The biggest challenge of the loop was at its midpoint: crossing Abrams creek again — this time, a wet crossing of the rocky creek. The cold, clear water was well above my knees most of the time, waist deep after heavy rain. The rocks protruding from it were spread too far apart to rock-hop across the twenty-foot wide creek. Some people brought running shoes to change into for wet crossings. I kept my boots on — the rocks in the creek bed were covered with algae, and too slippery to navigate barefooted. The crossing was nerve-wracking, but exhilarating. The rest of the hike was relatively easy, slightly uphill on Hatcher Mountain Trail for two miles, then two and a half miles downhill on Rabbit Creek Tail to the trailhead.
I had hiked this loop several times when the local news carried the story of a death at the same crossing. Another woman hiking alone, an experienced hiker, had slipped, hit her head, and drowned. Even with the precautions that I took, the same thing could have easily happened to me. I never made that crossing alone again.
My adventures in the woods continued, but in the real world, I struggled. The novelty of living in the South had worn off, and I was deep in debt. Work was increasingly frustrating. The same situations that stressed me at my previous workplace bothered me now. Hoping to gain enough skills to land a job in the then-booming information technology field, I took classes at the local community college and sent out dozens of resumes to no avail. It was time to move on.
I emailed my former supervisor at the library where I had worked as a student. She surprised me by responding within minutes, telling me to fax my resume to her as soon as possible. They had a position that they were having difficulty filling, and she knew I could fill it. The job involved minimal supervisory duties, and the pay was much better than I was making in Tennessee. A few weeks later, I drove back to Ohio for an interview. The job was mine — I knew it almost as soon as the interview began.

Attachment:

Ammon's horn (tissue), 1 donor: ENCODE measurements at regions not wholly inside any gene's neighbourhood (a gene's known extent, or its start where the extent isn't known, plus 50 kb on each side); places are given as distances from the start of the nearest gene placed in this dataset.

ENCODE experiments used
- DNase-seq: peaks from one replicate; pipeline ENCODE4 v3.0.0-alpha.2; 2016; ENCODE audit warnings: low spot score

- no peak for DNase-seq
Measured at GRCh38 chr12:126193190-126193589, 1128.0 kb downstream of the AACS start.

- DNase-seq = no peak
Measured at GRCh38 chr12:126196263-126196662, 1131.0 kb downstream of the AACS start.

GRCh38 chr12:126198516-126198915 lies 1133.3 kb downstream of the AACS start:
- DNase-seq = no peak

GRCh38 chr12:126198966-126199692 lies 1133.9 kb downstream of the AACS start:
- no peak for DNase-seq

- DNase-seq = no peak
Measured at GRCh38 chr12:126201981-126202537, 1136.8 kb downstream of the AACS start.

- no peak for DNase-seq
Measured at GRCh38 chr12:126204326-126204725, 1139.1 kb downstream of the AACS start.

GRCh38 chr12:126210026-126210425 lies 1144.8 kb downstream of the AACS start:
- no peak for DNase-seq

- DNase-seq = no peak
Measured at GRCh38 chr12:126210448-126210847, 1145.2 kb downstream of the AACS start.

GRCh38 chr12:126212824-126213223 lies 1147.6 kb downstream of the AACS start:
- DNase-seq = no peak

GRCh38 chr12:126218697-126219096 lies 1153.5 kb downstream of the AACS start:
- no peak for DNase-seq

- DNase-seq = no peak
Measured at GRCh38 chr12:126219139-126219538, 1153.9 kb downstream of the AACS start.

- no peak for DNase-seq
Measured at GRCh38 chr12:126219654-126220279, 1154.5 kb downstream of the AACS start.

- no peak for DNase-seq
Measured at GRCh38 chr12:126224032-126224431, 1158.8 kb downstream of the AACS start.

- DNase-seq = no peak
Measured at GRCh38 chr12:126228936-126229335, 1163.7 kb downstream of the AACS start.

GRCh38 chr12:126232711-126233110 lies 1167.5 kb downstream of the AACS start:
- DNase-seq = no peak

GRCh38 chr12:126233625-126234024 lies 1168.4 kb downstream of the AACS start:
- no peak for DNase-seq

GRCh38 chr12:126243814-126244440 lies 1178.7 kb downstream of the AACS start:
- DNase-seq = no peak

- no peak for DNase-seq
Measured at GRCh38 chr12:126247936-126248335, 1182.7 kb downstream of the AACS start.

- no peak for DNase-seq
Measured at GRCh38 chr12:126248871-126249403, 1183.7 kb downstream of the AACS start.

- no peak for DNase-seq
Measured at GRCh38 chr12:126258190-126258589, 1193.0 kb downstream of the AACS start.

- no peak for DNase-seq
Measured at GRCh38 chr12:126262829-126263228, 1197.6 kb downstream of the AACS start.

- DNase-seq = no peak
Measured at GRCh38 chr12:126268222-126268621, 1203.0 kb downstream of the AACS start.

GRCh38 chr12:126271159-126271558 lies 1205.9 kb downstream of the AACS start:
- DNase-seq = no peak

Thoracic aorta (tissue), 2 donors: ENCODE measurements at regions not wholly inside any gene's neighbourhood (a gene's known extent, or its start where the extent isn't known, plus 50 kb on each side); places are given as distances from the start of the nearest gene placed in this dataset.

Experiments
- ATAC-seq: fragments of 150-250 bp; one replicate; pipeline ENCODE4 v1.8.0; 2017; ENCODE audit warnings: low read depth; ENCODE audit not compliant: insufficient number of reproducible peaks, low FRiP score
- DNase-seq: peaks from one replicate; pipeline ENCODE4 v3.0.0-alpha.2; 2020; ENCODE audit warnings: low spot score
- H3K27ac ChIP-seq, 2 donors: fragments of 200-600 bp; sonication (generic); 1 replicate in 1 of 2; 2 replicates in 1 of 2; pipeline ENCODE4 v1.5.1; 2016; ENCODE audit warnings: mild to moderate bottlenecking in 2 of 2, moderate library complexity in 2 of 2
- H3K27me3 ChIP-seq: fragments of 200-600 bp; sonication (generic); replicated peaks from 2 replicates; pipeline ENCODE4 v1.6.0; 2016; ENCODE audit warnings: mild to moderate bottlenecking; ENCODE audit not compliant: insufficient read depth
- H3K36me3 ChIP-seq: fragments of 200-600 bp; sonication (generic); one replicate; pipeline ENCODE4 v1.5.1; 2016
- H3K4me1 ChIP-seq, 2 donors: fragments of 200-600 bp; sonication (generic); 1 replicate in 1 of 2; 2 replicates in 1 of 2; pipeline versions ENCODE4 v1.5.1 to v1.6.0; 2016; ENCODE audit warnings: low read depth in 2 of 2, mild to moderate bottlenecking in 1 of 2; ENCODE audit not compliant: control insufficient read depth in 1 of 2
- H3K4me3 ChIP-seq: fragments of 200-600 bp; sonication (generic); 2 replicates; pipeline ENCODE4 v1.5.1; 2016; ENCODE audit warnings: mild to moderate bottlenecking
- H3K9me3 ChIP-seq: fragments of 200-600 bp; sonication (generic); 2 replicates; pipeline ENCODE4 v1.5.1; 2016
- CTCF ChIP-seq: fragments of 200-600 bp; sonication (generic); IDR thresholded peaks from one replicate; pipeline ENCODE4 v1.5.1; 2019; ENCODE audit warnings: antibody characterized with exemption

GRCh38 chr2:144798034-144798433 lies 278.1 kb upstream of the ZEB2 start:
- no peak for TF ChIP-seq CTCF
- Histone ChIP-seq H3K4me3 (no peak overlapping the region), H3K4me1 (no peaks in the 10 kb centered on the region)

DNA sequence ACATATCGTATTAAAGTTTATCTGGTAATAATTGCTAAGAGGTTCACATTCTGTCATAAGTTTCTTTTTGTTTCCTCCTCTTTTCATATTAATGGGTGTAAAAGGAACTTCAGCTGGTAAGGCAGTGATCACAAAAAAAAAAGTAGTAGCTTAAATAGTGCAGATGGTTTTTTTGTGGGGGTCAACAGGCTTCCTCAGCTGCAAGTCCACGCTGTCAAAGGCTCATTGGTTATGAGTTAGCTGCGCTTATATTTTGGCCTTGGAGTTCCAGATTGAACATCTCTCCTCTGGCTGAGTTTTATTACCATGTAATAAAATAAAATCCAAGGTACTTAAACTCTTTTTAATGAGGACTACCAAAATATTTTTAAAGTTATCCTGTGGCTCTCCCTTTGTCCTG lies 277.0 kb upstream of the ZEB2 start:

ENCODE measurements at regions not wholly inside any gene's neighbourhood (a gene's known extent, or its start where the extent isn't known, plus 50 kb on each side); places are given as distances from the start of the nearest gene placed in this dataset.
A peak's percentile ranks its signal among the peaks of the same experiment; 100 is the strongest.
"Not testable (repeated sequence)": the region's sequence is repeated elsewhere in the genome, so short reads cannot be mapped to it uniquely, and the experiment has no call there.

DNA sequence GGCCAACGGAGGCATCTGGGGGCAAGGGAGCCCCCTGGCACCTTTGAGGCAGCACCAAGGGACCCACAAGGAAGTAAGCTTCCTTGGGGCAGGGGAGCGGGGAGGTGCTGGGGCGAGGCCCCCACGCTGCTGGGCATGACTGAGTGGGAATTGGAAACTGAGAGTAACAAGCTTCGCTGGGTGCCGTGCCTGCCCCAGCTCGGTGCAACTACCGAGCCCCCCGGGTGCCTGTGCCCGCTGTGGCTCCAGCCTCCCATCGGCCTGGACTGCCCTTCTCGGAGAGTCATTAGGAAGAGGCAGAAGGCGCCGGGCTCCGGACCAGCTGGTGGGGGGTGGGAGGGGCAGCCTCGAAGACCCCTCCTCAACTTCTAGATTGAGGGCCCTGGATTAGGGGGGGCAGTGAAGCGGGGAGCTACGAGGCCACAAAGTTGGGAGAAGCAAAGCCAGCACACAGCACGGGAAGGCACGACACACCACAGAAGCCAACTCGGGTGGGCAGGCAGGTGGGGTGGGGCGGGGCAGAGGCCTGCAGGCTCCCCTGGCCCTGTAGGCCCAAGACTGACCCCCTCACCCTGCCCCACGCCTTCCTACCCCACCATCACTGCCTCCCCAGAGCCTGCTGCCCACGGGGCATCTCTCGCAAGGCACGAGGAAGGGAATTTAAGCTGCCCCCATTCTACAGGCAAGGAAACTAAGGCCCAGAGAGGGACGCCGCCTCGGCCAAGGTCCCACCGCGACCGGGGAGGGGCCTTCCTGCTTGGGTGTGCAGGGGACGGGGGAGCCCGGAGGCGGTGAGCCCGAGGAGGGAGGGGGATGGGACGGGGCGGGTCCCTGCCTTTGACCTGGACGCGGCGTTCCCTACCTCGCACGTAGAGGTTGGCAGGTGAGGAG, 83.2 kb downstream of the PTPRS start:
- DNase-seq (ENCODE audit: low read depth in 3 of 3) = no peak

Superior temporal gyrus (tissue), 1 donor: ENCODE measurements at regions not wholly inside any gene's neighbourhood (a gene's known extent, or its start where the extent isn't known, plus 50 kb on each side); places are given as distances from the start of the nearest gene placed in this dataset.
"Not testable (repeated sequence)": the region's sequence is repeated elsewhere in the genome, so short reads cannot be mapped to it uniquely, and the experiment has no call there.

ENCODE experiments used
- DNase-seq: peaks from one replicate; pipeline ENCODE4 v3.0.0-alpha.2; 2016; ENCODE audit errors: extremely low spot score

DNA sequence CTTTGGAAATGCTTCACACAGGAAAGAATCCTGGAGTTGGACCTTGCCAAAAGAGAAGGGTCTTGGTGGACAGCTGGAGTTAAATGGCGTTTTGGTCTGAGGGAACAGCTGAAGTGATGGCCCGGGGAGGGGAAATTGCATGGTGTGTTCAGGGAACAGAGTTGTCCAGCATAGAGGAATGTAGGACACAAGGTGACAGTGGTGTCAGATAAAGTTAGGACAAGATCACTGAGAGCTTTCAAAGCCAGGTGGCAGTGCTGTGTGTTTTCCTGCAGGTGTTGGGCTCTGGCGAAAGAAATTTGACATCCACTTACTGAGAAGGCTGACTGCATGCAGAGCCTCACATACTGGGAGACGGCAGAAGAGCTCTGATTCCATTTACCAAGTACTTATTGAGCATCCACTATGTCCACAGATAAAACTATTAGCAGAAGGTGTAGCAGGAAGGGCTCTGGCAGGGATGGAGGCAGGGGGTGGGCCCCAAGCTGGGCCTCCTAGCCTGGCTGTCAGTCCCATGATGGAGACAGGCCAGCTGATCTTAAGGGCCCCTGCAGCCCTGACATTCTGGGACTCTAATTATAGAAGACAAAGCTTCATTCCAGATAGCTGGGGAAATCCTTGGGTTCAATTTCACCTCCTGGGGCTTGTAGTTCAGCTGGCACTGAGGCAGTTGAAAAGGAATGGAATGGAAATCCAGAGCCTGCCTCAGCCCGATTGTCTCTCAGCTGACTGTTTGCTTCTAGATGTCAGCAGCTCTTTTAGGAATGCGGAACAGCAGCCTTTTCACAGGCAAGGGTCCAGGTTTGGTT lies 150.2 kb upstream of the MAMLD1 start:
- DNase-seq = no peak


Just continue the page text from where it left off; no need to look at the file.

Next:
The human resources director called me the next week and offered the position, and, after negotiating for higher wages, I accepted it. My last day of work was on a Friday. The next morning, I packed up the truck with the help of some friends, and headed north, through the now-familiar hills of Tennessee and Kentucky. We arrived at a friend’s apartment, my home for the next two months, in the early evening. Monday morning, I started my new job, still exhausted from the move.
Leaving the mountains of East Tennessee and the friends I had made there was bittersweet. I vowed to return regularly and dreamed of retiring there. But I also looked forward to being spending more time with my family in northeast Ohio and my friends in Columbus.
It’s been more than six* years since I moved back to central Ohio — six years since I last hiked alone in the Smokies. An occasional solo jaunt at Sharon Woods or Highbanks Metropark is nice, but it doesn’t have the same effect on me as the mountains of East Tennessee did.
* Originally written in 2006